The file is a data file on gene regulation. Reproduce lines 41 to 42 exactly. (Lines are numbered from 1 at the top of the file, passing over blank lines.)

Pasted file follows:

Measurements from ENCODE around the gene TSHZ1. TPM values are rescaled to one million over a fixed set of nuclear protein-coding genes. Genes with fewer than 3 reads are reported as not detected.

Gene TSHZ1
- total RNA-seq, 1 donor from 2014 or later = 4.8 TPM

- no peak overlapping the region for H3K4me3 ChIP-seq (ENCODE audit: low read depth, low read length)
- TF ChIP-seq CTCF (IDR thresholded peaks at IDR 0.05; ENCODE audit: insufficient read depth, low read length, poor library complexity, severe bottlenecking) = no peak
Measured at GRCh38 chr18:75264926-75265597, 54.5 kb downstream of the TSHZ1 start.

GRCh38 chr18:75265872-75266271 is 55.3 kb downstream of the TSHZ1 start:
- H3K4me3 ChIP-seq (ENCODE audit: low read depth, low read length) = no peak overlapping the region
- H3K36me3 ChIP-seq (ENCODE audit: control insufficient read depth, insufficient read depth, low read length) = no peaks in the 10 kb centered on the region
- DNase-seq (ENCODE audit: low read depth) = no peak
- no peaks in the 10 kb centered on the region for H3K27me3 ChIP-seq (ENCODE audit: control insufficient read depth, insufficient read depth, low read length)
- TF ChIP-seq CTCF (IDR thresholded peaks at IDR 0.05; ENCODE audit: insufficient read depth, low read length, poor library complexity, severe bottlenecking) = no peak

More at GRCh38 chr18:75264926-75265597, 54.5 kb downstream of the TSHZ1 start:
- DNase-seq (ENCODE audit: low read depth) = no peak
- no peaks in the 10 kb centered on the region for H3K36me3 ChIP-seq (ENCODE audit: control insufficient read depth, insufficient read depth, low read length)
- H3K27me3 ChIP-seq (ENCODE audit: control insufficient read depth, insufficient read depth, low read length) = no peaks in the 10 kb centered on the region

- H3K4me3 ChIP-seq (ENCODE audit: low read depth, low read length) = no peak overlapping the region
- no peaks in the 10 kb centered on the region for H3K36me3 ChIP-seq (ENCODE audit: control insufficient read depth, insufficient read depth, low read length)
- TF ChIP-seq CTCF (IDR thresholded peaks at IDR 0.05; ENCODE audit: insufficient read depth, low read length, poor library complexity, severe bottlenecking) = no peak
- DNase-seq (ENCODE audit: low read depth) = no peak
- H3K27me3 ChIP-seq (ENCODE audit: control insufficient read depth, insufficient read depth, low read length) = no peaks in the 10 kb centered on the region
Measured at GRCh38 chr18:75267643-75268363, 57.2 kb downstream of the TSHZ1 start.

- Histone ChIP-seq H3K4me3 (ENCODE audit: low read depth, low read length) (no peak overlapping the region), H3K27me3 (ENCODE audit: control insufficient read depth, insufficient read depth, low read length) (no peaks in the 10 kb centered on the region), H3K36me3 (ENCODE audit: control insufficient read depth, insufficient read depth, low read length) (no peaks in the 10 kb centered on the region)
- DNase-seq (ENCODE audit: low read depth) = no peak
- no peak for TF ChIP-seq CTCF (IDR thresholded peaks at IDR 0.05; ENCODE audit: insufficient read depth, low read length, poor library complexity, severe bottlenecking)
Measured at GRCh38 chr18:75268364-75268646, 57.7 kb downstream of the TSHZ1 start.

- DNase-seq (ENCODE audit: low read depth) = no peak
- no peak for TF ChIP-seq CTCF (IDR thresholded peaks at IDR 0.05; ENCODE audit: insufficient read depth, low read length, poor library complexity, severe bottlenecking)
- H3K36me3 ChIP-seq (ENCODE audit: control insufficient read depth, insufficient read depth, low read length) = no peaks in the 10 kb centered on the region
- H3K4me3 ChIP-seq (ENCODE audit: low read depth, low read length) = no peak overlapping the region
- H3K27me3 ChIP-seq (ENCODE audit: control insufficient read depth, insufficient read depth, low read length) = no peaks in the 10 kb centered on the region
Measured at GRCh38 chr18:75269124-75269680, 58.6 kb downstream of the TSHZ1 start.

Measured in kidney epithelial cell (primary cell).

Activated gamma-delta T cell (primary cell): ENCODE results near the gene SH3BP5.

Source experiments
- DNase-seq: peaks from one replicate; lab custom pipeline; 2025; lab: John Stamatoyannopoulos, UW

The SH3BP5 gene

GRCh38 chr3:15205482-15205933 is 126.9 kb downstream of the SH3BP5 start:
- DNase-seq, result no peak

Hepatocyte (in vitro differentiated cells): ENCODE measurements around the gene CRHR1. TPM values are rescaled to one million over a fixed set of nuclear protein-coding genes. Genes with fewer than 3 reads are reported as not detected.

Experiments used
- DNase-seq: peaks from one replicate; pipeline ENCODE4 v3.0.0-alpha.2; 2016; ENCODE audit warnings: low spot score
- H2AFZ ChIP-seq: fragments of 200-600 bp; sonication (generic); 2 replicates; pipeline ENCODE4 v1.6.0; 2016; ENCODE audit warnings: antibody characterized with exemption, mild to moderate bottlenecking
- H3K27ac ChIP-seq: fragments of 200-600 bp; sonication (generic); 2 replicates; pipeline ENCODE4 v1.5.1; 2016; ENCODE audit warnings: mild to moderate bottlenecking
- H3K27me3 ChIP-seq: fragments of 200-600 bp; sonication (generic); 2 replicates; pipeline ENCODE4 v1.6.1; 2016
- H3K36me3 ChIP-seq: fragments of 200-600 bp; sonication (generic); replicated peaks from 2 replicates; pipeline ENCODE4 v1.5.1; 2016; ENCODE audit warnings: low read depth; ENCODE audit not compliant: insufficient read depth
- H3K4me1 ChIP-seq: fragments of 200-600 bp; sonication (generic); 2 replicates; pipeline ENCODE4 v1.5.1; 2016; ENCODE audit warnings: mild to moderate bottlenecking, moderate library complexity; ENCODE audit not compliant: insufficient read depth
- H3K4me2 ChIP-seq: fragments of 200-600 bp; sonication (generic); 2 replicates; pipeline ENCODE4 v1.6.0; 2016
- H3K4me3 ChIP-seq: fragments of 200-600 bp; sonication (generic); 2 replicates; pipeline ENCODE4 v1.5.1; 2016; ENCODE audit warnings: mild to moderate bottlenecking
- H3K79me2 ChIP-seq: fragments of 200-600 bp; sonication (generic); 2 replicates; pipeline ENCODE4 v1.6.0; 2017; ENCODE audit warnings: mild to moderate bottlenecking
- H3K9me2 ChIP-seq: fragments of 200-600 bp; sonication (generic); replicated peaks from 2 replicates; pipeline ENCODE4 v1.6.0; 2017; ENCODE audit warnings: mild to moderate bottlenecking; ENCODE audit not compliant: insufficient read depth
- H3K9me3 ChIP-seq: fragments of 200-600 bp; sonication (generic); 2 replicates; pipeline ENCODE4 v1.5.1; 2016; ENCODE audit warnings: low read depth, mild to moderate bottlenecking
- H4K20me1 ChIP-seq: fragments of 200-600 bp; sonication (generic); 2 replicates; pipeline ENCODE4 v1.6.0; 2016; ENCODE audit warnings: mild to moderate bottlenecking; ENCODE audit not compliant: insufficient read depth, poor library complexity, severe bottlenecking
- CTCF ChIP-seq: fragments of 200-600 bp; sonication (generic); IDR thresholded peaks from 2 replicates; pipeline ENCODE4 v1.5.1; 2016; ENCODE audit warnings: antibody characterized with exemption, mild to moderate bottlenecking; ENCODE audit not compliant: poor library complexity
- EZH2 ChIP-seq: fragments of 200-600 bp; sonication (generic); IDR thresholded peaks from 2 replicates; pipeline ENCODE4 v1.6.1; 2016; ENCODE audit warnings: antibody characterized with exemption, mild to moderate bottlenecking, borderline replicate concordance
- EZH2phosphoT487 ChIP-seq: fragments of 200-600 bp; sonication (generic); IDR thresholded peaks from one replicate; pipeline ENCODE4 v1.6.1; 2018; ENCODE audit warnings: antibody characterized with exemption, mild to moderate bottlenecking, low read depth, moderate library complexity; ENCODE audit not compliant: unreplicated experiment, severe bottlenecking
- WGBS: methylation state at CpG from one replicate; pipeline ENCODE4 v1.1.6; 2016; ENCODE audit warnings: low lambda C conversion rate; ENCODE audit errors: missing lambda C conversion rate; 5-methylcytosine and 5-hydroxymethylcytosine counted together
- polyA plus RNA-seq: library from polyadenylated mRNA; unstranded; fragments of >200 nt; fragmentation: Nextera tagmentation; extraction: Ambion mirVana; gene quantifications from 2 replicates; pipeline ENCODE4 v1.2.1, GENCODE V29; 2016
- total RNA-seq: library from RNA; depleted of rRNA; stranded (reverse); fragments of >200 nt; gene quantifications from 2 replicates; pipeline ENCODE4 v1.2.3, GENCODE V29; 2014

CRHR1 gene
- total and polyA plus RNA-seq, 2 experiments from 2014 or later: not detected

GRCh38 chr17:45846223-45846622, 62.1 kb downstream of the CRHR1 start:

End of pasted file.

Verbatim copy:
Experiments used
- DNase-seq: peaks from one replicate; pipeline ENCODE4 v3.0.0-alpha.2; 2016; ENCODE audit warnings: low spot score